[Header Image: Livre des merveilles du monde. BNF MS français 2810, f. 80r]
This past weekend, the University of Iowa played host to a conference in honour of my doctoral advisor, Constance Berman, on the occasion of her retirement. I was one of the organisers, and we were thrilled to have so many people from across the US come to Iowa City and join us in sending Connie off to the next stage of her life and work.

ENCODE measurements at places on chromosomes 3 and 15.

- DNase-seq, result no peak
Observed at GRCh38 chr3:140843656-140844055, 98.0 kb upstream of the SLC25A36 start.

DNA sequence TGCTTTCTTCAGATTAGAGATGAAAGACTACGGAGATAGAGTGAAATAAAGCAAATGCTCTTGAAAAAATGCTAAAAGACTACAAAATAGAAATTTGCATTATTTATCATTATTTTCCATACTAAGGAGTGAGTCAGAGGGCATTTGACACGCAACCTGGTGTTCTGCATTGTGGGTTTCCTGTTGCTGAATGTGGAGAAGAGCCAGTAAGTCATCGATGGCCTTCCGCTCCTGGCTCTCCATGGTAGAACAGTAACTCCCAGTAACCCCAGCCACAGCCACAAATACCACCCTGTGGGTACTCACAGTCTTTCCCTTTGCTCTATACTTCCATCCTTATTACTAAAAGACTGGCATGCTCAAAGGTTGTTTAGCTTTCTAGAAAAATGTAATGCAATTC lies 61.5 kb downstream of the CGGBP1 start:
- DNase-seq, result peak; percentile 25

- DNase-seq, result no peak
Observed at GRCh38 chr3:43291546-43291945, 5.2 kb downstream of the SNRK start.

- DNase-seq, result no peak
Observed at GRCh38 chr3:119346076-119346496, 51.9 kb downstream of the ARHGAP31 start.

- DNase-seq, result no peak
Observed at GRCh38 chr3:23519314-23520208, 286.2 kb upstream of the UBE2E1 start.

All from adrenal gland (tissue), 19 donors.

The scope of the papers presented reflected the extraordinary scope of Connie’s academic interests over the course of her career: the power of women as lords and as queens; grappling with established historiographies which have dismissed women as historically irrelevant or which have tried to confine women to particular categories; the role of women and gender in the Cistercian Order; and women’s command of property and patronage. Many of the speakers prefaced their papers with tributes to how Connie had helped to inspire their work throughout the years. Given Connie’s commitment to supporting women’s history and female graduate students, it was only fitting that the symposium was held in the Senate Chambers of the Old Capitol—the place where in 1847 the state’s general assembly voted to establish the University of Iowa, the first public university in the United States to admit men and women on an equal basis.